Kathleen Bryce Niles-Overton

A Trickery of Witches


She was my nemesis.

A freight train of a woman,

ripping up the miles I put

between us, blowing black smoke

into a marriage that tried to be.


Decades later,

she feigned no memory of the terror

she manufactured so skillfully,

so simply into my innocent life.


It was my faulty remembrances.

The threats just my fantasy…

How could she do those

things when she loved me so?


Slowly pouring that single shovelful of dirt

on that single wooden casket could have been



It was not.


A Nest of Wasps


With their insect tongues like hypodermics

they inoculate each other over and over


Thirty years does not lessen the sting

nor make them perfect this prescription

for family

My in-laws take particular delight

in passing out pain like vials of pills

for whatever may ail


They are physicians

long studied with the same clinicians

It is time for them to stop practicing


They are perfect


A Bill of Particulars


She was the one on whom

he practiced his art,

She was crazy about him.

And, she was crazy:

five days a week on the couch

pills and shock therapy

two children


a collection agency full of bills

there was nothing to do

but cut her loose, cut the losses.


He was not brutal then;

that was left for the real wife.

He was apprenticing as a husband.

No father of his own to imitate

he was making it all up,

starring in his own biography,

and the first wife and the first heirs


their names never on the marquee.


A Black Angel


The kitchen stove,

sainted relic at

Most Holy Rosary Rectory,


Single clap of thunder

flash of brilliance,

huge strike of bells,

like a call to worship.


My grandmother,

their West Indian cook,

was scorched.

Beautiful black face,

lost in bandages,

white as resurrection cassocks…

dark pupils reflecting brimstone

small nostrils remembering incense

mouth round as Sunday’s host.

Those, (and God’s sense of fair play),

separated her from being a ghost.


The priest went hungry for some days,

whining about, picking at leftovers,

burning bits of meat

washing self-pity with altar wine.


The nuns,

unable to eat,

hovered around the bed,

swathing burnt flesh in gauze,

praying through smoke and ash

promising litanies

reciting rosaries

reminding the saints that this was their angel.


“Canst thou minister to a diseased mind…”
Macbeth, Act V, Sc. 3

It is so easy to convince ourselves
as we sit casually aside a cluttered desk
that we have gleaned the answers
some torn from a book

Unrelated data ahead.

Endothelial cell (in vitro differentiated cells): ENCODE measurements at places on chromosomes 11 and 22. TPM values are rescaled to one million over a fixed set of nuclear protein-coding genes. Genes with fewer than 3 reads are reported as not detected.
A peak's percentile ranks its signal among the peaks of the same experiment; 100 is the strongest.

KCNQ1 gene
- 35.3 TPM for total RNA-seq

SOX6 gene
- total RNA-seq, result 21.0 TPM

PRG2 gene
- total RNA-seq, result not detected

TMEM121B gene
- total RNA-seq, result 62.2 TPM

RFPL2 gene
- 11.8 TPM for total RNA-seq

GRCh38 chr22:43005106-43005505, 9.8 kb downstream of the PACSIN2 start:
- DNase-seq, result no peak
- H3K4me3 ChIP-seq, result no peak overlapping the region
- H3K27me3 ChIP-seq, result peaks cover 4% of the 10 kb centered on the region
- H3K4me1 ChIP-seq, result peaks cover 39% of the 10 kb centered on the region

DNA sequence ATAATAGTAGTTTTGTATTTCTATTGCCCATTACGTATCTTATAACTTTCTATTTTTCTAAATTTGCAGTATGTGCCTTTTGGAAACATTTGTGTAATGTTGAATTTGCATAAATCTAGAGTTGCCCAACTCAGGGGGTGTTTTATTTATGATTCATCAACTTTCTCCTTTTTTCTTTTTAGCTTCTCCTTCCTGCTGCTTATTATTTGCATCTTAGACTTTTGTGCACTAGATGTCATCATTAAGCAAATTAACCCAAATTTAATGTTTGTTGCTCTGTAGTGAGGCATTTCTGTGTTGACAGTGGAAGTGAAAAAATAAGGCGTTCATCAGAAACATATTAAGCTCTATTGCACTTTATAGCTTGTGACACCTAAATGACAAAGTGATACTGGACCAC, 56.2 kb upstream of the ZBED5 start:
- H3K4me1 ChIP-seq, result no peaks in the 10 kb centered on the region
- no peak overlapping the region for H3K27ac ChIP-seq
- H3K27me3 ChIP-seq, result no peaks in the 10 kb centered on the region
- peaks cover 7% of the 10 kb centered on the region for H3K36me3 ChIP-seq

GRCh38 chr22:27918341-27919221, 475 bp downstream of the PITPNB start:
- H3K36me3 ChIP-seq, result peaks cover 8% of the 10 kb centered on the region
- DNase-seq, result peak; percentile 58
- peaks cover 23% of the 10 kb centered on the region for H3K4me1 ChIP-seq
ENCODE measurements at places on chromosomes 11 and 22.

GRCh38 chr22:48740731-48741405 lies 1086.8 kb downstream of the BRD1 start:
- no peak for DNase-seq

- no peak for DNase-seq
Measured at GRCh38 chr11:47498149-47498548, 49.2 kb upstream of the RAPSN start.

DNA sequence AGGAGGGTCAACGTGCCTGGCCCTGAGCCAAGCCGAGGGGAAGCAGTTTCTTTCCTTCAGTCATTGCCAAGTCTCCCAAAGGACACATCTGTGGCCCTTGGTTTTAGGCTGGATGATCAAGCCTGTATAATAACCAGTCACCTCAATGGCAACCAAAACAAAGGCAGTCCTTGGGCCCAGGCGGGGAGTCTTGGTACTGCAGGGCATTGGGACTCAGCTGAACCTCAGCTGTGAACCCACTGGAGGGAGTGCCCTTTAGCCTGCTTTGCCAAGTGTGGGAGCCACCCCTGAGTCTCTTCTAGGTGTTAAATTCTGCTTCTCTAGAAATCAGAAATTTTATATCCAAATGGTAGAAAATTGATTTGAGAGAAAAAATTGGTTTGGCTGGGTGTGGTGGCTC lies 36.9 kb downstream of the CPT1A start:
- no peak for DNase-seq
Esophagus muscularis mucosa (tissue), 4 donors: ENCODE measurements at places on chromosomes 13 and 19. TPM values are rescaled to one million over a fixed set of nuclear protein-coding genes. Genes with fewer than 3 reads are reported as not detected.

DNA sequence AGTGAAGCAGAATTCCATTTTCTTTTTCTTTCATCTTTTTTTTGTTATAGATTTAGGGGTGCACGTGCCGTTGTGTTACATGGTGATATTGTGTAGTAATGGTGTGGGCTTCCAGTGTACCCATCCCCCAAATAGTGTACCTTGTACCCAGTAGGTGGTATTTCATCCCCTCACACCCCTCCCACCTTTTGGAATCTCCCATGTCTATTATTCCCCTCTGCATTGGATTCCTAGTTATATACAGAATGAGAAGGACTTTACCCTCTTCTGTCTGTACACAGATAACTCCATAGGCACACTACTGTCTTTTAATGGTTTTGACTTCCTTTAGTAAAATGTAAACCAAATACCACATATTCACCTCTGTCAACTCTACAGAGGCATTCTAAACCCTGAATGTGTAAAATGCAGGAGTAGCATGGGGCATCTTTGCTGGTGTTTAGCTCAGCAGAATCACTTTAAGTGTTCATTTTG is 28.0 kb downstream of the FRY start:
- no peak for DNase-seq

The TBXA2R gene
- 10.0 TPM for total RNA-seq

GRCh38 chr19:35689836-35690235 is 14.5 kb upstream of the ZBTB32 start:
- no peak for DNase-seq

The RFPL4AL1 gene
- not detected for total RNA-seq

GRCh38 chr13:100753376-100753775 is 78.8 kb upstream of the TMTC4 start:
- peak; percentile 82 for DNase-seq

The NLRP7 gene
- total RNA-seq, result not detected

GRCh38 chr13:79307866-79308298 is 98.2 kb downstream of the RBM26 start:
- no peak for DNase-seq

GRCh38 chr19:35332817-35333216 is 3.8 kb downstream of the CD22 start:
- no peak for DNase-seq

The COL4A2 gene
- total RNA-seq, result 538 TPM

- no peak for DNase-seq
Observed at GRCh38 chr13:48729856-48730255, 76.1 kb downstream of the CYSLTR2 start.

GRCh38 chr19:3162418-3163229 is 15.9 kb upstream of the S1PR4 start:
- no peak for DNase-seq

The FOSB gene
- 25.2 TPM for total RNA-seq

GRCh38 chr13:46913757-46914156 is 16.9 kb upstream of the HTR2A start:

others stolen from a teacher
or gathered from years in practice
that we can fix those fractured minds….

psyches lost to ugly memories
brains tortured and fragmented
thoughts convoluted and dissembled
trying to walk down paths they never knew
running frantically in circles
skipping through jagged streets
unpaved and filled with hidden potholes….

so simple to toss out platitudes
so delicious to clutch the answers
parceling them out in 45 minute increments
to open the door and quickly close it
promising a better week
to let the next mind slide in as we sit
casually aside a still cluttered desk.


Now, more than ever before, the mental health of Americans should be at the top of our myriad list of concerns. Yes, some are in exceptional mental shape but huge numbers of our people are mired in issues that are deeply buried by decades of being ignored… because of embarrassment, fear, ignorance and finance. We are in crisis.

Mental health, like physical health and education needs to be readily and freely available to all. Yet, it is withheld because it is too costly. The poor and under-educated need the support it affords as much or more than others.

We need to note that in the past two decades the fifty-minute hour has gone from $70 to $170. Note, too, that during that same twenty years, we have seen the escalation of behaviors that cause one individual to create large scenes of mass destruction and the slaughter of individuals anonymous to them. If we do not attend to the mental health of the masses, they will continue to demand to be noticed.

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Kathleen Bryce Niles-Overton is Editor Emerita of the Comstock Review. A retired teacher and administrator, she was the principal of an Alternative to Expulsion for Weapons Possession School in Syracuse, New York. Currently, she is the CEO of the Bryce Focus Group, a PR firm in that specializes in non-profit arts organizations.

The author of several chapbooks, including: Ashes From A Long Dead Fire (nominated for a Pulitzer Prize)…Parochial Habits…A Deed to Precious Property…Catechism of Regret… The Macbeth Papers…Liturgies of the Moon, she holds a BA & MA in English from the University of Albany; Ed.M. in Psychology from the University of Buffalo; and a CAS in Educational Administration from SUNY Oswego.

She is the final judge for the Jessie Bryce Niles Chapbook Competition. While the complexity of being both Irish and Caribbean should have been sufficient, she elected to marry and to have additional relationships with individuals from even more diverse ethnic and religious backgrounds. These poems reflect those unions.

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